Wednesday, November 12, 2008

David's Review of The Han Solo Trilogy Vol. 3: Rebel Dawn


4/5 Rancors - The third book of A. C. Crispin's Han Solo trilogy deals primarily with Han's adventures as two separate Hutt dynasties try to wipe each other out. Chewbacca is back by his side, and Bria Tharen makes a final return appearance. The early part of the book is great fun as Han wins the Millennium Falcon from Lando in a sabacc game. Then Han and Chewie head off for Kashyyyk where Chewie marries his sweetheart Mallatobuck. From there on we are swept up in various Hutt Machiavellian schemes and the efforts of Bria Tharen, now an officer with the Rebel Alliance, to get Han and his smuggler friends to join the rebels. They plan to attack to wipe out slavery on Ylesia and acquire all of the spices and valuable items to fund rebel efforts and to pay Han and his friends.

During part of the book Han moves on to the Corporate Sector where he has numerous adventures that are described in other books. The real focus of this book is to get the characters to the point where A New Hope starts. Ms. Crispin succeeds admirably in getting this done. We understand more and more how Han's personality developed, where his mistrust of authority came from, and why he seems to shy away from serious relationships with women. Clearly we know why he strongly resists all efforts to help the Rebel Alliance after Luke and Leia come along. At the conclusion of Rebel Dawn Han and Bria's efforts have led to a victory against the slavers on Ylesia. In return for his efforts and those of his smuggler friends, Han has been promised compensation in the form of valuable spices and extremely valuable antiques from the High Priest's collection. Bria has to break this arrangement to follow orders from her superiors, i.e., keep all of the spices and antiques solely for the rebels to use in funding an attack on what we know is the Death Star. Clearly this does not sit well with Han, and his friends feel that they have been double-crossed by both Han and Bria. The resultant split between Han and Lando that we see in the films now makes more sense.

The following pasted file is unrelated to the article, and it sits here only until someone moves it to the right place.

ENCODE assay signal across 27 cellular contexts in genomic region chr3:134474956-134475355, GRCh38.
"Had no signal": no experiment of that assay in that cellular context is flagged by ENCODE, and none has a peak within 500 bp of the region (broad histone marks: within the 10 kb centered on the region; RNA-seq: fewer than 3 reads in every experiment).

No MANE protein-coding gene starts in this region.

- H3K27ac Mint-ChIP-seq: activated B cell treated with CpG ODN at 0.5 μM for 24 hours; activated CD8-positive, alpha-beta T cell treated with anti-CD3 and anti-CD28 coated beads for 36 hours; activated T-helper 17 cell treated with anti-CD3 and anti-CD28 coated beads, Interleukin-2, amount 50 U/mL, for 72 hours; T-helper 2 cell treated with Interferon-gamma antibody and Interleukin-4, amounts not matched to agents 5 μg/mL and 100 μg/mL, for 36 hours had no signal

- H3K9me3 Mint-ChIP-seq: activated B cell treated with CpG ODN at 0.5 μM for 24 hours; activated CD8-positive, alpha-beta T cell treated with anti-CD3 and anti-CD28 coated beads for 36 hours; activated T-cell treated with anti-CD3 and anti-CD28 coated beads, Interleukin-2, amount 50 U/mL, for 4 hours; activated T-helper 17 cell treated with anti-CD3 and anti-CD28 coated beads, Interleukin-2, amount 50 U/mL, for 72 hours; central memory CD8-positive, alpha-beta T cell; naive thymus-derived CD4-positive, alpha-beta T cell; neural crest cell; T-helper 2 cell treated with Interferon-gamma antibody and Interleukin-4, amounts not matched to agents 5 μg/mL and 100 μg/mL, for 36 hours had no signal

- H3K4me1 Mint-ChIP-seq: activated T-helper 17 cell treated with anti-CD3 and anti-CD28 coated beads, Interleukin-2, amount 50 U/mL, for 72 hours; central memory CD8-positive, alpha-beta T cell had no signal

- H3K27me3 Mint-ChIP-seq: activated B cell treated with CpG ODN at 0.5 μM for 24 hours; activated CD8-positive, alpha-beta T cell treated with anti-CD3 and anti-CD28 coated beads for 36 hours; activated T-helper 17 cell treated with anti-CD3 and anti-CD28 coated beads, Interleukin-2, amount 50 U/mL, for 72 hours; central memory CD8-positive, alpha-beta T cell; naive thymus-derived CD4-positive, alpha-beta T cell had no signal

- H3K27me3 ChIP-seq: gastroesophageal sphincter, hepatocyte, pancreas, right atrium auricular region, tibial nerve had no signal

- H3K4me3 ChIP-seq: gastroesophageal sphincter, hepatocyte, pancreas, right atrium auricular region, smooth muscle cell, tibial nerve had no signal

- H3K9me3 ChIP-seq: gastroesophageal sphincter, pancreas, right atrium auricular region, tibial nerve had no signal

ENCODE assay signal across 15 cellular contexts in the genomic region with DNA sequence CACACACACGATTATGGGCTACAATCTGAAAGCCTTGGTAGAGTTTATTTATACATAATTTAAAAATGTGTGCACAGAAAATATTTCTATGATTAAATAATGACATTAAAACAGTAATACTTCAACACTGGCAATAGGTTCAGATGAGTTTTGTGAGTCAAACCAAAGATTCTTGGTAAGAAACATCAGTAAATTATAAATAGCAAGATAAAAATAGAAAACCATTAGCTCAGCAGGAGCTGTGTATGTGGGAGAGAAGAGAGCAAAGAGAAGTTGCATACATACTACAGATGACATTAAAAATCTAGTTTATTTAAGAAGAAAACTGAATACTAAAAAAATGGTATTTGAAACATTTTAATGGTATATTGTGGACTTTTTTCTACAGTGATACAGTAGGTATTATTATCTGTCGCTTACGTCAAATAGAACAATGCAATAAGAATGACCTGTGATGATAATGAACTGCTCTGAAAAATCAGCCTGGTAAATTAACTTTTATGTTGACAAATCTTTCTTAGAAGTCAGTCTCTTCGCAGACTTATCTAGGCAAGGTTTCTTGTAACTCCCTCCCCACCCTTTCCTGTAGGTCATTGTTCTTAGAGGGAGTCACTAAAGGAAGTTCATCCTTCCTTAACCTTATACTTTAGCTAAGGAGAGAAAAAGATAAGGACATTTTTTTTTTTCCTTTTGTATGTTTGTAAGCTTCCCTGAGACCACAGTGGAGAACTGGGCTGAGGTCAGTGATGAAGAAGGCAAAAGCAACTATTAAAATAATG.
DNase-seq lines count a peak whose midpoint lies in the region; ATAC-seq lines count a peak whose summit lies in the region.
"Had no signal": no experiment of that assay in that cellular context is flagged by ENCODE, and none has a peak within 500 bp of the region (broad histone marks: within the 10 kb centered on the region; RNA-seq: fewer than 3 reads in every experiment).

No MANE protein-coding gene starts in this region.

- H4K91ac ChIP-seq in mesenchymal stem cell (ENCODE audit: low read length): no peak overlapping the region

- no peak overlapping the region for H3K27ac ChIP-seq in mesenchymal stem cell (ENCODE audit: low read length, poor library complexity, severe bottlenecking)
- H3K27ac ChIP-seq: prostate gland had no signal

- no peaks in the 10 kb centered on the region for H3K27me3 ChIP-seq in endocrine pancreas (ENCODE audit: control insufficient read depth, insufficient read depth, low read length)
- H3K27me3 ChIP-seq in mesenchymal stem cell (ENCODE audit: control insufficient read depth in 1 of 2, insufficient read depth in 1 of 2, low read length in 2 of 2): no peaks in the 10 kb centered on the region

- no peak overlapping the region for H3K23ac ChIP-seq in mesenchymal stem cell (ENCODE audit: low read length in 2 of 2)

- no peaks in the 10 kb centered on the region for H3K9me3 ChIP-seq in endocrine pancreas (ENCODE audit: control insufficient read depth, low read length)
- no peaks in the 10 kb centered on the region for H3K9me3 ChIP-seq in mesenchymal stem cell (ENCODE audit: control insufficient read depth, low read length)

You have to love the actual ending of the book. Han and Chewie are in Mos Eisley trying to figure out how to get the money they owe Jabba from a failed spice run. The scene feels very familiar.


"Then he started across the crowded cantina, where Chewie, the old man, and the boy sat waiting....

THE BEGINNING"

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